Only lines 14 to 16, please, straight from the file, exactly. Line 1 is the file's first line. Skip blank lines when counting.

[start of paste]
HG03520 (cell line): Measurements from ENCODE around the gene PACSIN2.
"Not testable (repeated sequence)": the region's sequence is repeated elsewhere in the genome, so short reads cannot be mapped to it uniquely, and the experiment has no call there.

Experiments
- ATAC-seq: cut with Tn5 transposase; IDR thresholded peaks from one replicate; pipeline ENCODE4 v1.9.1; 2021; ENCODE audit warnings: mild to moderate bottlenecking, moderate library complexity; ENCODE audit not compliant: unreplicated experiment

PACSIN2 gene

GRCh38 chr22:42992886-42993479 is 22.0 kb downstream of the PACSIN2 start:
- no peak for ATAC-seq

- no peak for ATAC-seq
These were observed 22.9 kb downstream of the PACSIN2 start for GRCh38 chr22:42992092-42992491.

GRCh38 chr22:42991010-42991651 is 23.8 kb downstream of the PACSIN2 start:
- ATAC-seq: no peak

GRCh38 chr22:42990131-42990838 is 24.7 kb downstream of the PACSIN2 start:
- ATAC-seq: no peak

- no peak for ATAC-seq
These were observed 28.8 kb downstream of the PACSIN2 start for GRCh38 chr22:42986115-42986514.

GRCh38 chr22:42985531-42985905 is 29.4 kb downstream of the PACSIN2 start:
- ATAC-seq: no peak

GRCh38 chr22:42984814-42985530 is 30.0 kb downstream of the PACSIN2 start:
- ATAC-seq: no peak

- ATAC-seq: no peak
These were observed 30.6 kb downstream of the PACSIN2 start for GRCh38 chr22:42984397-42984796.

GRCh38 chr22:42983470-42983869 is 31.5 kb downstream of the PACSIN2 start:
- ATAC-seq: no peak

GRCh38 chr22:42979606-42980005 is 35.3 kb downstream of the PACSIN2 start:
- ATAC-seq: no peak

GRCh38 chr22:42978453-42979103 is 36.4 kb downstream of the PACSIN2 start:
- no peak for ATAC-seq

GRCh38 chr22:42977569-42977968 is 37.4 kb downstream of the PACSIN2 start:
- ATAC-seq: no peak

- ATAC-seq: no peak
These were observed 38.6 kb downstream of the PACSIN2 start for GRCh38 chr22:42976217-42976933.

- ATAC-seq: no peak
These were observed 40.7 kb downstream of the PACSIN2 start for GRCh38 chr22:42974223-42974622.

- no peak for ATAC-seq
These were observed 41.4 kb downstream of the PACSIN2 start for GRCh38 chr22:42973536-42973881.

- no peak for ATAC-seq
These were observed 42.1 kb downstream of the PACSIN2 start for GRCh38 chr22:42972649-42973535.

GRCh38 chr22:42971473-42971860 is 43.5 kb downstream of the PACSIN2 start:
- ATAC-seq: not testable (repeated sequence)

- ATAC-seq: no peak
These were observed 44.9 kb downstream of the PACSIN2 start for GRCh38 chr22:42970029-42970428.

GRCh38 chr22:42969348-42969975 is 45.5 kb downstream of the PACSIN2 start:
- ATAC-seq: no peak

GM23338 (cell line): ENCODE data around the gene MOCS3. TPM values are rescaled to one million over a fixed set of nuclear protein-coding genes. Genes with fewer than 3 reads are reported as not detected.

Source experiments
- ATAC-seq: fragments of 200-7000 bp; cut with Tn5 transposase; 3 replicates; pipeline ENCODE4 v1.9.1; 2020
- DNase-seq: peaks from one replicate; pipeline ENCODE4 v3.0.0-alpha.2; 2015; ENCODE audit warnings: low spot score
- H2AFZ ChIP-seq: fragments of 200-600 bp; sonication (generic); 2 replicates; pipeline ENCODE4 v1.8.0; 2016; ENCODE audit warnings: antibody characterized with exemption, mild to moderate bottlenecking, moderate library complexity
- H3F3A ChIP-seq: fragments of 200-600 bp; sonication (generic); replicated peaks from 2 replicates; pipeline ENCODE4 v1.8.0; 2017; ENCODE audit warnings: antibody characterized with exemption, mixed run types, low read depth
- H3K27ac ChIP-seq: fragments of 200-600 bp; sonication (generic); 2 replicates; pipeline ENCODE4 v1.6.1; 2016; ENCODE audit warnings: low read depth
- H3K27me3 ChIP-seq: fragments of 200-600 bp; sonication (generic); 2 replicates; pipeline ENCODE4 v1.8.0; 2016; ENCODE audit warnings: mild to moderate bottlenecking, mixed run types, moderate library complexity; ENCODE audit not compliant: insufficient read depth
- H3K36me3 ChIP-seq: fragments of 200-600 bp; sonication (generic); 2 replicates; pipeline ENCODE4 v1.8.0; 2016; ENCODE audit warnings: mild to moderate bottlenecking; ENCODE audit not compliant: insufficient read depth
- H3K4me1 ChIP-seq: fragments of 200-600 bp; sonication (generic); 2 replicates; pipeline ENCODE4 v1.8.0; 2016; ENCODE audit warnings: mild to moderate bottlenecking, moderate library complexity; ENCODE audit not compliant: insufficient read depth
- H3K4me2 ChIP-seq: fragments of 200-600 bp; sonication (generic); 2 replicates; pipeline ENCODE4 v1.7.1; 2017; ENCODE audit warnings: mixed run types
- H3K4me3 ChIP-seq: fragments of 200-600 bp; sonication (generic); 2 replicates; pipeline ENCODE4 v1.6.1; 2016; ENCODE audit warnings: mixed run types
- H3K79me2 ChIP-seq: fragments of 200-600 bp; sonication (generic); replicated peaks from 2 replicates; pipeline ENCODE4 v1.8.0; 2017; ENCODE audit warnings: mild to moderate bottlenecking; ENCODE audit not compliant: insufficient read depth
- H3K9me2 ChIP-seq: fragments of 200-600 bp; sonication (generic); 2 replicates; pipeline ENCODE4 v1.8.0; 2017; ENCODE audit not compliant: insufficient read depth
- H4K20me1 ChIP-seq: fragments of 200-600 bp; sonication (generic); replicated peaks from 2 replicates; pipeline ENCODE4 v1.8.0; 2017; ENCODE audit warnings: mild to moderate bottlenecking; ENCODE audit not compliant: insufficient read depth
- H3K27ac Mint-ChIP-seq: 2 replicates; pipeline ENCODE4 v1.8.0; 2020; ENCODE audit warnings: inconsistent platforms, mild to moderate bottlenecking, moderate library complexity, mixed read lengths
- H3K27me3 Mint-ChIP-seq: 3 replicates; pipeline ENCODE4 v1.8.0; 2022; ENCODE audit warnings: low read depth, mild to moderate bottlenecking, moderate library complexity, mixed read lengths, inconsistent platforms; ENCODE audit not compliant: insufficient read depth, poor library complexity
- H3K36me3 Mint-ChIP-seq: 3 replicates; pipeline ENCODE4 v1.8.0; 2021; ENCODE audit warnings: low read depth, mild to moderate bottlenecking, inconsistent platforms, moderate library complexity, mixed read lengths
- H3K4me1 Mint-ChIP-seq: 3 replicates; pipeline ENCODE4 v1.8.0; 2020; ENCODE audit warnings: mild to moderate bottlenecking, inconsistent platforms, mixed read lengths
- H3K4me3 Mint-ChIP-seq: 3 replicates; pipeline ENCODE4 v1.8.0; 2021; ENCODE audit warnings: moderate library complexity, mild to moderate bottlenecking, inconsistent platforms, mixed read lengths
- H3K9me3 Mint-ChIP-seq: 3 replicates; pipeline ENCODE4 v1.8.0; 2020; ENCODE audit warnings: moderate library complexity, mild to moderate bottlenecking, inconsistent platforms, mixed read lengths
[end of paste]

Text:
- no peak for ATAC-seq
These were observed 28.8 kb downstream of the PACSIN2 start for GRCh38 chr22:42986115-42986514.

GRCh38 chr22:42985531-42985905 is 29.4 kb downstream of the PACSIN2 start: